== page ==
Dragon nodded. “I will study on it further and see if there is an alternative. If there is not, I may have to go away until I would no longer be a threat to any of you.”
Before I could reply, Dragon jumped up and rushed from the room, shapeshifting back to her beastly form as she left.
I collapsed back into my chair. Miles and I sat looking at each other, stunned.
“Do you think it will come to that? Do you think Dragon will go away?” Miles seemed genuinely upset at the thought.
I shook my head and shrugged. “I hope not. I realize she feels we may be in some danger with her here, but I trust that she can exert enough control over herself that it would not come to that. And how will we find the cause of all this friction among the characters if she is not here to help?”
Before we could discuss the matter further, my Old Dwarf came hotfooting it into the room. “Eh, be we havin’ a midday meal taday or no? I be starved!”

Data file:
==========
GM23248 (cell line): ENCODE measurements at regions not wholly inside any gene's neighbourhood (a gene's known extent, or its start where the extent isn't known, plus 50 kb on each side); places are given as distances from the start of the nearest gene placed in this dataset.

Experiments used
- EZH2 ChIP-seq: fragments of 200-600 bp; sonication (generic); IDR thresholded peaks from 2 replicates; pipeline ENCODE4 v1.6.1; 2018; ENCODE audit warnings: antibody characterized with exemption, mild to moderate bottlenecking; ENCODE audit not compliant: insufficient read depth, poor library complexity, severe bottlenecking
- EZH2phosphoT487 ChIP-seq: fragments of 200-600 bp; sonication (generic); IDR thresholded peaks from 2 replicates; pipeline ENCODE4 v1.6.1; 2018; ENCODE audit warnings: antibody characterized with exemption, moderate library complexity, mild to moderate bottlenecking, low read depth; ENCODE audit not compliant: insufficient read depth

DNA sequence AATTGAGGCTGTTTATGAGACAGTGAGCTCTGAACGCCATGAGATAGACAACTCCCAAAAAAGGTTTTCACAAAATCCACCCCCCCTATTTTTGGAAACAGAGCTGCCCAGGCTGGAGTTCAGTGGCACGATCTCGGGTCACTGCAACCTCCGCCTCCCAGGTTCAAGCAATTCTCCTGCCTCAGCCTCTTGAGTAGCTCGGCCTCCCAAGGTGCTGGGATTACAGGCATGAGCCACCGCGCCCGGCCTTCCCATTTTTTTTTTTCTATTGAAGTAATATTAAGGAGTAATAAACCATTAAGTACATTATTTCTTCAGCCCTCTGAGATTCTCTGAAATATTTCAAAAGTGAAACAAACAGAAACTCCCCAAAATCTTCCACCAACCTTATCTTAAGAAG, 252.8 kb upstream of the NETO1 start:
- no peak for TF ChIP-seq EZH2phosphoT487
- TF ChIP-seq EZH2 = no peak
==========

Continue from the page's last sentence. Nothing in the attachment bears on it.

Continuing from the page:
Miles wisely kept quiet and did not comment on the old reprobate’s appetite. We followed him back upstairs to the kitchen, where all my characters had assembled around the table.
Over a tense lunch, I guided the conversation to the festivities planned for that evening. Although July four was still several days away, our town had planned its celebration for the weekend.
I explained to my characters the early history of our country, and exactly what it was we celebrated each Fourth of July. My monologue was met with stony silence and narrow-eyed glares from my characters.
Finally, I got to something that sparked some interest. “So tonight, we will have a barbecue in the back yard.”
“A bar-bee-cue?” My Old Dwarf’s eyes lit up. “Food?”
“Yes, food.” At that, even the others started to look interested. “After that, we’ll go to the park to enjoy our town’s fireworks display.”